Scientists Develop Antarctic Ice Dating Technique Using Krypton

A new method of dating ice could provide clues to the Earth's climate in the past and predict future climate patterns Vanderlei Almeida/AFP/Getty

Using a form of krypton, a chemical element created when cosmic rays hit the planet, scientists have developed a new technique to more accurately date ancient Antarctic ice which could help them understand the forces that have triggered ice ages, according to a study published in Proceedings of the National Academy of Sciences.

"The ultimate thing we would like to know is what the climate was like in the past…because that helps us understand what the climate might be like in the future," said Edward Brook, co-author of the report. Studying the contents of very old ice could help scientists understand how the relationship between greenhouse gases, which speed up global warming, and climate has evolved over time, he added.

Radiometric krypton dating uses krypton-81, a radioactive isotope of krypton—one of the rarest particles on Earth—that is produced by cosmic rays blasting into the Earth, which are stored in air bubbles within Antarctic ice. Unlike the better-known but more unstable dating technique that uses carbon-14, krypton does not interact chemically and has a half-life of approximately 230,000 years, nearly five times that of carbon-14. Other techniques to date old ice use the ice around a sample to approximate the age, and are not as accurate, said Brook.

Scientists have tried to develop the krypton dating technique for more than four decades. In 2011, a team of nuclear physicists at the Argonne National Laboratory in Lemont, Ill., near Chicago developed a new atom counter, the Atom Trap Trace Analysis, which finally made the technique possible.

In December 2011, researchers drilled into the Taylor Glacier in Antarctica, known for a five-story-high bright red waterfall that seeps through one of the ice caps' cracks, and removed 660 pounds of ice through large cylinders. They put the samples in a giant vacuum chamber on-site, melted it and pumped the air into tanks.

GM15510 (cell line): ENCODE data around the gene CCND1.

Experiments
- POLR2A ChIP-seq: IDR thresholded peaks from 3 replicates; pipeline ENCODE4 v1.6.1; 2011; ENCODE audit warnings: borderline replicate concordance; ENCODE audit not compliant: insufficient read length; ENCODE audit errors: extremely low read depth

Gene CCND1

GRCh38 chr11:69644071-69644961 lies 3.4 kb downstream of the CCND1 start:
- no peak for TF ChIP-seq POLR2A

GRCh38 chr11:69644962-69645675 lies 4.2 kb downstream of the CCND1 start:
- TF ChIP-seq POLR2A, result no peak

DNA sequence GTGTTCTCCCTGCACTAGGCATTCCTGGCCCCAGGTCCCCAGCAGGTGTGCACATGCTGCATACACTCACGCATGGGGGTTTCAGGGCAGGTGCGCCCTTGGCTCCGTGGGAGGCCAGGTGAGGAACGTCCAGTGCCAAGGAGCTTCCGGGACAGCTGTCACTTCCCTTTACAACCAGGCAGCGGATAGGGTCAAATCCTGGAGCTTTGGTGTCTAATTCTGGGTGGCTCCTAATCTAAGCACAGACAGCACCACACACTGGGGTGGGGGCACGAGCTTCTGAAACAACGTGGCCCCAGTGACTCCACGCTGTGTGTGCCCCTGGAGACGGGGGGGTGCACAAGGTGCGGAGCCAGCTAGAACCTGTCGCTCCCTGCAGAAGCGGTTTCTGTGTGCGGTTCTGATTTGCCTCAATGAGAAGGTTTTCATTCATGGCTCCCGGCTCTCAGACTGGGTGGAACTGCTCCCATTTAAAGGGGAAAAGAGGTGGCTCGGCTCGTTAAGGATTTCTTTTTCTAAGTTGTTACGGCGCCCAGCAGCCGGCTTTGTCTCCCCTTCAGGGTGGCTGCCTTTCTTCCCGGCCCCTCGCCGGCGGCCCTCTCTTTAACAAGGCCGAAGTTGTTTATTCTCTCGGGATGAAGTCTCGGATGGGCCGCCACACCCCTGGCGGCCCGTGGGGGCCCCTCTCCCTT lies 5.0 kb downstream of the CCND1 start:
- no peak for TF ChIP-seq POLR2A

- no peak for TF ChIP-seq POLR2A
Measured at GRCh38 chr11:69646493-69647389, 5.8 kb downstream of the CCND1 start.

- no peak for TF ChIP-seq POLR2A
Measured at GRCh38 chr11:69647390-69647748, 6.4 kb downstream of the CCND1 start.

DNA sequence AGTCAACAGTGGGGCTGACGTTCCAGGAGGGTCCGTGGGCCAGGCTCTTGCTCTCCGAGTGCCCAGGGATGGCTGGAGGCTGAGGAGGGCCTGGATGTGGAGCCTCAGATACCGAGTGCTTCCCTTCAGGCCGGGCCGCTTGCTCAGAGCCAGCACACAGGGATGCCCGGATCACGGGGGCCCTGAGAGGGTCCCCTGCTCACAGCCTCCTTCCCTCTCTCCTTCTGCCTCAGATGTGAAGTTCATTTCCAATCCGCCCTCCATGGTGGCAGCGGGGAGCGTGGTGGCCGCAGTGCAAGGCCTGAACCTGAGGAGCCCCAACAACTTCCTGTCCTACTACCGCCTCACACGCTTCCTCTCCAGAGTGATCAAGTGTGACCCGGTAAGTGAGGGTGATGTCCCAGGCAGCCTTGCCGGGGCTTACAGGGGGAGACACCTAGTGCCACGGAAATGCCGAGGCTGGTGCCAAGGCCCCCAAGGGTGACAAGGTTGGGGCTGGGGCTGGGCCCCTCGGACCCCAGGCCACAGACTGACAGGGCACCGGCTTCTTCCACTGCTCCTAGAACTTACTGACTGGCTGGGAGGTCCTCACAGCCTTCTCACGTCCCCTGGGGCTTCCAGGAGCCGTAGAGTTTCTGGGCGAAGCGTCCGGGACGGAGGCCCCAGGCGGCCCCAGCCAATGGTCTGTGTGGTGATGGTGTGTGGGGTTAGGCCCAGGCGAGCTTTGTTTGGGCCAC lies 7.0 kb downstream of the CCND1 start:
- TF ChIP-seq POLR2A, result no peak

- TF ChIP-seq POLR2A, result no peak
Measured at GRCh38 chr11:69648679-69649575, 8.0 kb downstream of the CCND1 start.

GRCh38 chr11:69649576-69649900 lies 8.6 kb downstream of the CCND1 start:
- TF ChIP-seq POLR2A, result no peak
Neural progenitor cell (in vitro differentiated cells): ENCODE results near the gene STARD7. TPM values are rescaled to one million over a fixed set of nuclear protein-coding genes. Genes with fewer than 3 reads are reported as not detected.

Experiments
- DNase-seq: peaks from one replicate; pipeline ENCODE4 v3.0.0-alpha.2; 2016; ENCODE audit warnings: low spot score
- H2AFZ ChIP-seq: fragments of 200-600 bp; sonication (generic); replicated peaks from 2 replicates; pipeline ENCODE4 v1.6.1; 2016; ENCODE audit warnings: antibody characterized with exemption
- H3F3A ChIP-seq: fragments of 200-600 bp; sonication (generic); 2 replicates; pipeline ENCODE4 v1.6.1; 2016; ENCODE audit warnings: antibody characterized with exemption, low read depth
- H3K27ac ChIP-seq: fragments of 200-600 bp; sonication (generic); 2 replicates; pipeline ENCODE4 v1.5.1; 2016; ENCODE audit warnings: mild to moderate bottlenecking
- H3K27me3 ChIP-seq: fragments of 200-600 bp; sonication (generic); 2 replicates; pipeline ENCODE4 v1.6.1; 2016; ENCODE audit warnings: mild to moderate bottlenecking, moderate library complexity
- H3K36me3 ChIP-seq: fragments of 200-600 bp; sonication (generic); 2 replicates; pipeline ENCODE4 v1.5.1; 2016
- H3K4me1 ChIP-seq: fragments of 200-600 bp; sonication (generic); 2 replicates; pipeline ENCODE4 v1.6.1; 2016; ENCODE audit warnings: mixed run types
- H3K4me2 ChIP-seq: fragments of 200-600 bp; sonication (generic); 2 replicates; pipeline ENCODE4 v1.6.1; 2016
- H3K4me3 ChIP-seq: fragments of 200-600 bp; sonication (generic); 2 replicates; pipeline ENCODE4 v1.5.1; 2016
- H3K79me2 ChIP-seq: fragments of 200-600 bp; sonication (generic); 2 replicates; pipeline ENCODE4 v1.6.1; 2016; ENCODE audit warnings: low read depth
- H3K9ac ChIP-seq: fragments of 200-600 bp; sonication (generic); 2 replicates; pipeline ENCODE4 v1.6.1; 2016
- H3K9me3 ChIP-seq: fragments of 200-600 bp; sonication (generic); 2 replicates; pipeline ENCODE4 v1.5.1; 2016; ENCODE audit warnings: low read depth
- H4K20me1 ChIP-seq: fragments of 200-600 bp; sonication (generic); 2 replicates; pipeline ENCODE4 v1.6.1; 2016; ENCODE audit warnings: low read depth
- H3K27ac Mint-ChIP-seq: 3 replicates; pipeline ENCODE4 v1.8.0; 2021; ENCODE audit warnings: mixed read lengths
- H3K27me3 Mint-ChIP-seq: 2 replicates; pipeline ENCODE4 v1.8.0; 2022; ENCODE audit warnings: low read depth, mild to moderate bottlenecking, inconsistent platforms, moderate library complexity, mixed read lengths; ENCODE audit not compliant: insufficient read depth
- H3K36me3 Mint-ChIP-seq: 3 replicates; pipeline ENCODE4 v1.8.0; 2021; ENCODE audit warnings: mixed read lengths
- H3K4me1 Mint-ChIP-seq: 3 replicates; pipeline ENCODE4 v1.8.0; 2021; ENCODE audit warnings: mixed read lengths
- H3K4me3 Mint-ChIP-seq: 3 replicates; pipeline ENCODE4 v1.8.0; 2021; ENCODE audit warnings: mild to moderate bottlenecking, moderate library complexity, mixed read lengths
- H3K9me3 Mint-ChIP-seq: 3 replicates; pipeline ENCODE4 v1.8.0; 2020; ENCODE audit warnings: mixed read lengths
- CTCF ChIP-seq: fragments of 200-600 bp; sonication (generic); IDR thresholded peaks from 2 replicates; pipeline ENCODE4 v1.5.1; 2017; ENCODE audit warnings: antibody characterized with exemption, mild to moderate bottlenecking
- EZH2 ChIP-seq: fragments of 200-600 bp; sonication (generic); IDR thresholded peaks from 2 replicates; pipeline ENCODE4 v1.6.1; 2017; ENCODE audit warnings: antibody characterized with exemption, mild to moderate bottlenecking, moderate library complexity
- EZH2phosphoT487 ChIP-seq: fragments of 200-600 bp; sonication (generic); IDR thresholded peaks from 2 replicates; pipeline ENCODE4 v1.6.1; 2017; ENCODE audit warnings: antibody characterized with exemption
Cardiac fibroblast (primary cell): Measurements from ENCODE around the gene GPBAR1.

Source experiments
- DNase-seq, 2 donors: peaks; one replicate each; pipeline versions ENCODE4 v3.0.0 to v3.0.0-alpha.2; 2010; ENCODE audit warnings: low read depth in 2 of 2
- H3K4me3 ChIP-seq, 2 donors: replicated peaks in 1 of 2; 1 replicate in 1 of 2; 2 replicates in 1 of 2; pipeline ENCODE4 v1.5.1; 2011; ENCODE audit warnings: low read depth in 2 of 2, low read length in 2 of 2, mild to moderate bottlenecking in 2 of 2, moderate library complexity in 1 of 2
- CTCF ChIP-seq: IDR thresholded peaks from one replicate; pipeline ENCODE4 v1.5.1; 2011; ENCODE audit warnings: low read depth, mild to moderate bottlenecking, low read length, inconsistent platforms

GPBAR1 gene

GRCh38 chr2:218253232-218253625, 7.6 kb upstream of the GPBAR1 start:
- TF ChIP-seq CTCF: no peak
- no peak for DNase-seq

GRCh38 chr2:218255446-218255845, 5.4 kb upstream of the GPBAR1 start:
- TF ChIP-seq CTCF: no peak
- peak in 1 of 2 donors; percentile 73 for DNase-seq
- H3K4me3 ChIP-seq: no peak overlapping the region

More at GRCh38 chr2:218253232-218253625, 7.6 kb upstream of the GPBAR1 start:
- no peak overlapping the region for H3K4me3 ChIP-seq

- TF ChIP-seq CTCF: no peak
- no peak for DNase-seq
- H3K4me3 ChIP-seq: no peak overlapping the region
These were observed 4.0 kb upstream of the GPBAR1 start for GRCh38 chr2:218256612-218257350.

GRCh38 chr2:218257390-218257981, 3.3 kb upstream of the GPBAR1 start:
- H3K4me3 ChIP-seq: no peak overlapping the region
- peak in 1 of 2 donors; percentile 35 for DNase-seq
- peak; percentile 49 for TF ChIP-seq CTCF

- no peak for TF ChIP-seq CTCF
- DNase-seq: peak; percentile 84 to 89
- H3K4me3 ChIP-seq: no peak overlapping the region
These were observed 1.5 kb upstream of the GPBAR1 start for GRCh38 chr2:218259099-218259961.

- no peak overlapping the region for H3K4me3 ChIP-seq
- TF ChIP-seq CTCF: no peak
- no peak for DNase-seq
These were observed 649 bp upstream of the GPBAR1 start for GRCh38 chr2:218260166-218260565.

The gas traveled from Antarctica to Switzerland, where experts separated the krypton from the rest of the air, and then to the Argonne lab, where scientists measured the krypton isotopes, according to Brook.

They determined that the ice they gathered was 120,000 years old.

Now, scientists can begin looking for more ancient ice than the oldest available ice core that has been found so far, which is approximately 800,000 years old, according to Christo Buizert, a postdoctoral researcher at Oregon State University and the lead author of the study. Scientists are hoping that the new technology will help them more accurately date ice back as far as 1.5 million years.

One of the main questions researchers are trying to answer is why the spacing of major climate cycles was smaller prior to the last million years. During the past 800,000 years, scientists believe, the Earth has shifted in and out of ice ages every 100,000 years, but these shifts occurred more frequently—every 40,000 years—before that. The answer might have implications for how scientists understand and predict the future of climate.

"Dating old ice accurately will help us build a better picture of how global warming might evolve," said Brook.